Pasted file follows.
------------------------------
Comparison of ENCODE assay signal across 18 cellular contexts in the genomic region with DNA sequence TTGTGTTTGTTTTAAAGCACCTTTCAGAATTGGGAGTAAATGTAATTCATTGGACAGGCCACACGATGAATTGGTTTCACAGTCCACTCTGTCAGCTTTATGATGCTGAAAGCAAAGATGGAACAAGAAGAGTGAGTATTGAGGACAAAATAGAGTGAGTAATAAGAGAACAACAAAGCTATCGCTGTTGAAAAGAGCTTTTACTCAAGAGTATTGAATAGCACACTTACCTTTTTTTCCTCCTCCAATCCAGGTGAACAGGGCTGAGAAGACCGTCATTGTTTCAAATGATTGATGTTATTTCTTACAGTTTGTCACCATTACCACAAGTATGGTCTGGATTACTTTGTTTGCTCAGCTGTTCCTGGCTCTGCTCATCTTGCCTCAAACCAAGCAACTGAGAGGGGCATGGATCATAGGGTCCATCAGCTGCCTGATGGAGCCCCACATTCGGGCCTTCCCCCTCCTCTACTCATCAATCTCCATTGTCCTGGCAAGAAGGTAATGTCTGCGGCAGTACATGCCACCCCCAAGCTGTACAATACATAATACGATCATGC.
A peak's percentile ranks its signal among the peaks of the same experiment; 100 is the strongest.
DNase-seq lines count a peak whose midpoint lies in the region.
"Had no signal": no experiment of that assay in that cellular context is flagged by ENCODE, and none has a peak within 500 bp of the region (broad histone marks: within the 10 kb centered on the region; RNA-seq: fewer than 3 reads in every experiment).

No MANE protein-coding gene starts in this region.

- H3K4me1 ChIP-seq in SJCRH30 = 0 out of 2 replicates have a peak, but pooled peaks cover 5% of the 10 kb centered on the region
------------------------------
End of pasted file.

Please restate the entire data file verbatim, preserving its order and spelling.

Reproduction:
Comparison of ENCODE assay signal across 18 cellular contexts in the genomic region with DNA sequence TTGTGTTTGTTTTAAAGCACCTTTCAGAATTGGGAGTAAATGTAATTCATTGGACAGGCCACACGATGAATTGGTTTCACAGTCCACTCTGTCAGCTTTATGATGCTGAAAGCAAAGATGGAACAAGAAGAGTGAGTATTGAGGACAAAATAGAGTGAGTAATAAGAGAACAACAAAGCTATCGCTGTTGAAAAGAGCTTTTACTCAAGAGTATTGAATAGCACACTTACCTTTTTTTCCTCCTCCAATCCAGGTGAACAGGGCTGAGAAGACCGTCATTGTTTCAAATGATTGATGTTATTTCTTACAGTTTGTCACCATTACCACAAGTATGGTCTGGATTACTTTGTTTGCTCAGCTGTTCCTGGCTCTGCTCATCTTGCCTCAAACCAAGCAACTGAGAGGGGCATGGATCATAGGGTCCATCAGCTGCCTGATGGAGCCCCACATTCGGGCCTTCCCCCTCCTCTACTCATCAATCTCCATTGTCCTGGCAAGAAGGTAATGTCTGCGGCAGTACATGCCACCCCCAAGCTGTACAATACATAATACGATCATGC.
A peak's percentile ranks its signal among the peaks of the same experiment; 100 is the strongest.
DNase-seq lines count a peak whose midpoint lies in the region.
"Had no signal": no experiment of that assay in that cellular context is flagged by ENCODE, and none has a peak within 500 bp of the region (broad histone marks: within the 10 kb centered on the region; RNA-seq: fewer than 3 reads in every experiment).

No MANE protein-coding gene starts in this region.

- H3K4me1 ChIP-seq in SJCRH30 = 0 out of 2 replicates have a peak, but pooled peaks cover 5% of the 10 kb centered on the region